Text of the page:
Rifting is the geological process that rips tectonic plates apart, roughly at the speed your fingernails grow. In Ethiopia this has enabled magma to force its way to the surface, and there are over 60 known volcanoes. Many have undergone colossal eruptions in the past, leaving behind immense craters that pepper the rift floor. Some volcanoes are still active today. Visit them and you find bubbling mud ponds, hot springs and scores of steaming vents.
This steam has been used by locals for washing and bathing, but underlying this is a much bigger opportunity. The surface activity suggests extremely hot fluids deep below, perhaps up to 300°C–400°C. Drill down and it should be possible access this high temperature steam, which could drive large turbines and produce huge amounts of power. This matters greatly in a country where 77% of the population has no access to electricity, one of the lowest levels in Africa.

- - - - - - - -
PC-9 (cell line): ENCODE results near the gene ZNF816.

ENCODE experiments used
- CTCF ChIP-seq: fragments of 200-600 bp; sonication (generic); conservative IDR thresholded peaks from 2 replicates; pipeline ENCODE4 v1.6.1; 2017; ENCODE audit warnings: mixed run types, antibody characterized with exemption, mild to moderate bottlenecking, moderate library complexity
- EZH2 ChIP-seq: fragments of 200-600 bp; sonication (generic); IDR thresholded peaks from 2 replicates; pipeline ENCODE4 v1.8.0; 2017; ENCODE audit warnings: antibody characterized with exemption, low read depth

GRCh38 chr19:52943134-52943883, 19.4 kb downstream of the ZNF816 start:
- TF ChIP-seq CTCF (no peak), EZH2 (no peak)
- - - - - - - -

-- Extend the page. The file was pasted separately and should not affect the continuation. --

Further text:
Geothermal power has recently become a serious proposition thanks to geophysical surveys suggesting that some volcanoes could yield a gigawatt of power. That’s the equivalent of several million solar panels or 500 wind turbines from each. The total untapped resource is estimated to be in the region of 10GW.
Converting this energy into power would build on the geothermal pilot project that began some 20 years ago at Aluto volcano in the lakes region 200km south of Addis Ababa. Its infrastructure is currently being upgraded to increase production tenfold, from 7MW to 70MW. In sum, geothermal looks like a fantastic low-carbon renewable solution for Ethiopia that could form the backbone of the power sector and help lift people out of poverty.
Source : Futurism